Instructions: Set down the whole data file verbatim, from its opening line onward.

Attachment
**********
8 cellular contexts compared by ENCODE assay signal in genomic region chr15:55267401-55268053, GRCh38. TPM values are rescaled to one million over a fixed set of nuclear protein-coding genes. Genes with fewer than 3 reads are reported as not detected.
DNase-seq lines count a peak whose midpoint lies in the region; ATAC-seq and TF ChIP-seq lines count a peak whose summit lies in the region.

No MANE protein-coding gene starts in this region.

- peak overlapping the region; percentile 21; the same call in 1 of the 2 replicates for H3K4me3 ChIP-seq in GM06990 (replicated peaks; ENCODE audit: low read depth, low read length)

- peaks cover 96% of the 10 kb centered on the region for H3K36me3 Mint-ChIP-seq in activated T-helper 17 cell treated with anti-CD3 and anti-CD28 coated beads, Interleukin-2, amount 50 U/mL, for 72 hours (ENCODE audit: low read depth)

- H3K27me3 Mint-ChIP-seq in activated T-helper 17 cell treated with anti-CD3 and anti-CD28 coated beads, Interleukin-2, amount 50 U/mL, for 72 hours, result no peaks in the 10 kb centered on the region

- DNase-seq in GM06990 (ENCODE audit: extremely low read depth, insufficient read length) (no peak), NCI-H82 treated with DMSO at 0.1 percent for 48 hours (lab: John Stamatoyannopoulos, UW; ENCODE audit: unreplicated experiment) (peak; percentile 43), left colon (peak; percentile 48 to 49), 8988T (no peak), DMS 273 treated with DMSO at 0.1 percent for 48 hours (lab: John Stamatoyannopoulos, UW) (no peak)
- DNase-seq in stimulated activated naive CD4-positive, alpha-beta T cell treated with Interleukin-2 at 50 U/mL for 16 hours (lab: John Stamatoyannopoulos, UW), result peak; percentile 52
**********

8 cellular contexts compared by ENCODE assay signal in genomic region chr15:55267401-55268053, GRCh38. TPM values are rescaled to one million over a fixed set of nuclear protein-coding genes. Genes with fewer than 3 reads are reported as not detected.
DNase-seq lines count a peak whose midpoint lies in the region; ATAC-seq and TF ChIP-seq lines count a peak whose summit lies in the region.

No MANE protein-coding gene starts in this region.

- peak overlapping the region; percentile 21; the same call in 1 of the 2 replicates for H3K4me3 ChIP-seq in GM06990 (replicated peaks; ENCODE audit: low read depth, low read length)

- peaks cover 96% of the 10 kb centered on the region for H3K36me3 Mint-ChIP-seq in activated T-helper 17 cell treated with anti-CD3 and anti-CD28 coated beads, Interleukin-2, amount 50 U/mL, for 72 hours (ENCODE audit: low read depth)

- H3K27me3 Mint-ChIP-seq in activated T-helper 17 cell treated with anti-CD3 and anti-CD28 coated beads, Interleukin-2, amount 50 U/mL, for 72 hours, result no peaks in the 10 kb centered on the region

- DNase-seq in GM06990 (ENCODE audit: extremely low read depth, insufficient read length) (no peak), NCI-H82 treated with DMSO at 0.1 percent for 48 hours (lab: John Stamatoyannopoulos, UW; ENCODE audit: unreplicated experiment) (peak; percentile 43), left colon (peak; percentile 48 to 49), 8988T (no peak), DMS 273 treated with DMSO at 0.1 percent for 48 hours (lab: John Stamatoyannopoulos, UW) (no peak)
- DNase-seq in stimulated activated naive CD4-positive, alpha-beta T cell treated with Interleukin-2 at 50 U/mL for 16 hours (lab: John Stamatoyannopoulos, UW), result peak; percentile 52